19. 19. Sometimes the officer will wait for an interpreter or for an interview room.
  20. 20. There are also times when verifying information becomes difficult due to the defendant giving false information or giving a false identity. Another thing that may slow things down is when people who are verifying information are not available. (U.S. Courts, 2009)
  21. 21. Reference Checklist Mandated Pre-Trial Measures
  22. 22. A jury is selected through preemptory challenges or strikes
  23. 23. If it’s a capital case each side gets 20
  24. 24. If it’s a felony case the government has 6 preemptory challenges and defendants jointly have 10 preemptory challenges.
  25. 25. When the defendant is charged with a crime punishable by imprisonment of more than one year.
  26. 26. Each side has 3 preemptory challenges when the defendant is charged with a crime punishable by fine, imprisonment of one year or less or both.
  27. 27. The court may allow additional preemptory challenges to multiple defendants and may allow defendants to exercise those challenges separately or jointly.
  28. 28. Pretrial Measures
  29. 29. Arraignment
  30. 30. Please
  31. 31. Government identification of the victim(s)
  32. 32. Notices and courts consideration of defenses such as alibi or insanity
  33. 33. Joint or separate trials with multiple defendants
  34. 34. Security for material witnesses
  35. 35. Depositions
  36. 36. And Discovery
  37. 37. Upon Defendants Request
  38. 38. Government must disclose to the defendant the substance of relevant oral statements made by defendant before or after arrest
  39. 39. Response to interrogation by a person the defendant knew was a government agent (if the government intends to use the statement at trial)
  40. 40. Rule of Discovery
  41. 41. Does not include the inspection of reports, memoranda, or other internal government documents made by an attorney for the government or other government agents in connection with investigating or prosecuting the case.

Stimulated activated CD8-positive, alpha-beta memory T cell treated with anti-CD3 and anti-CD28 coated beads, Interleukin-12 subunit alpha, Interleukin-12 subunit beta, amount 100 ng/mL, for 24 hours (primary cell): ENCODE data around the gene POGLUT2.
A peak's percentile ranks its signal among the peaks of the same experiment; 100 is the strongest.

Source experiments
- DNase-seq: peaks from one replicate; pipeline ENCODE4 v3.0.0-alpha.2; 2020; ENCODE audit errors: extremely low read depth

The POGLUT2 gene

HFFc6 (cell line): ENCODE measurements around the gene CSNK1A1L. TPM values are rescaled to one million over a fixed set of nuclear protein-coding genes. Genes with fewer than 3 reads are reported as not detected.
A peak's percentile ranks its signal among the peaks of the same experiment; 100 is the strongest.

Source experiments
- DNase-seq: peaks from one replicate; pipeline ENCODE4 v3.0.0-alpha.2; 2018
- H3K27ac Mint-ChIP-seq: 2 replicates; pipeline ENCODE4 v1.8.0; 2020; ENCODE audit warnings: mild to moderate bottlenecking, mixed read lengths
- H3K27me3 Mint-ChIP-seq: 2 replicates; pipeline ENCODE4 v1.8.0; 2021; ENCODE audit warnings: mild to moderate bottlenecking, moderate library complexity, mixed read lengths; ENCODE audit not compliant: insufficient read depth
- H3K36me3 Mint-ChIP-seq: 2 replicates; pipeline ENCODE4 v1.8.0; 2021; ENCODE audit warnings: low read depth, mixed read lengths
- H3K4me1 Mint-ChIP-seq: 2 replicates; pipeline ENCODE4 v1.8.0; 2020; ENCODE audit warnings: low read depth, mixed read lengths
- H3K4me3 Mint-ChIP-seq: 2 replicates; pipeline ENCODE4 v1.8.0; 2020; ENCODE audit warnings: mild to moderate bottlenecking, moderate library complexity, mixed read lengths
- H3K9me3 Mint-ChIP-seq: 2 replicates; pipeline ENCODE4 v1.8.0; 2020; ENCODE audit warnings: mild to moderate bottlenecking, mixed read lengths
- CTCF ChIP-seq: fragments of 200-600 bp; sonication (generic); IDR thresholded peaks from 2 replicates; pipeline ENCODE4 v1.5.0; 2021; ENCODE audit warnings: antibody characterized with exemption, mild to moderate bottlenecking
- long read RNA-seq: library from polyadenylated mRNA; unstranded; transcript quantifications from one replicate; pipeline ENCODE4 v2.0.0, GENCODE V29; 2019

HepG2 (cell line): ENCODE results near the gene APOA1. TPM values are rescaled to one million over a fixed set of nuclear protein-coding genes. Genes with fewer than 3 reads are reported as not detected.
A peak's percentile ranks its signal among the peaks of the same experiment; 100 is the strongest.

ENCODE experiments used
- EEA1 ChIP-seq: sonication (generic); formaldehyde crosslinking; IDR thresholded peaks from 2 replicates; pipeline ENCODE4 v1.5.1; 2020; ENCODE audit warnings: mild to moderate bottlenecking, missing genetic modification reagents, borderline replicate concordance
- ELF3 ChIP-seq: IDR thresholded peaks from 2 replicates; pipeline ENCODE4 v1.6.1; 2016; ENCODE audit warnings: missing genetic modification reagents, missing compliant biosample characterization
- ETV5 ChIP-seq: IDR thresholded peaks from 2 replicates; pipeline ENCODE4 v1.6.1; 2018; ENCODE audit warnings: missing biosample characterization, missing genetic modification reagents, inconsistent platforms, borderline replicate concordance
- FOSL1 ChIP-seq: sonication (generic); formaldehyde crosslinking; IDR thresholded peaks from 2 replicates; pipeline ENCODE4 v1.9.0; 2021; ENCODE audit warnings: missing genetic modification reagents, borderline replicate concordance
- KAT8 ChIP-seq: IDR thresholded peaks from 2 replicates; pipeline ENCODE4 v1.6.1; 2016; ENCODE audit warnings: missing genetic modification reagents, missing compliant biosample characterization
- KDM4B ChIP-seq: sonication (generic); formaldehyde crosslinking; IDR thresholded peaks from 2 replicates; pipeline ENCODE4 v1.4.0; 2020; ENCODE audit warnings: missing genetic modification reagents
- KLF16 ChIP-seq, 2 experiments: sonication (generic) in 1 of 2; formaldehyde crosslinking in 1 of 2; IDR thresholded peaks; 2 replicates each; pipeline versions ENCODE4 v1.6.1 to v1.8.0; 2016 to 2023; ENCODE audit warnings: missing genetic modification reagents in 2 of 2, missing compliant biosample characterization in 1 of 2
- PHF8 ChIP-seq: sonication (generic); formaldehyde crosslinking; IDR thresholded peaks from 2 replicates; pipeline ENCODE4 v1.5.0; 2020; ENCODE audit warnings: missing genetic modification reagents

42. 42. This rule does not authorize the discovery or inspection of statements made by prospective government witnesses.
  43. 43. Failure to comply with Rules of Discovery
  44. 44. Will result in the court ordering a compliance with a specified time, place and other terms and conditions.
  45. 45. Prohibits the introduction of such information into evidence.
  46. 46. (Commission on Capital Punishment, 2002)
  47. 47. (Ministry of the Attorney General, 2007)</li></ul>References<br />Ministry of the Attorney General, (2007) Report of the Criminal Justice Review Committee<br /> Access to Justice retrieved on March 6th, 2009 at http://www.attorneygeneral.jus.gov.on.ca/english/about/pubs/crimjr/<br />Commission on Capital Punishment, (2002) Pretrial Proceedings Ch. 8, retrieved on March 6th, <br />2009 at http://www.idoc.state.il.us/ccp/ccp/reports/commission_report/chapter_08.pdf<br />U.S. Courts, (2009) The Pretrial Services Officer’s Role Pretrial Services Officers retrieved on<br /> March 6th, 2009 at http://www.uscourts.gov/fedprob/system/pretrial.html<br />

×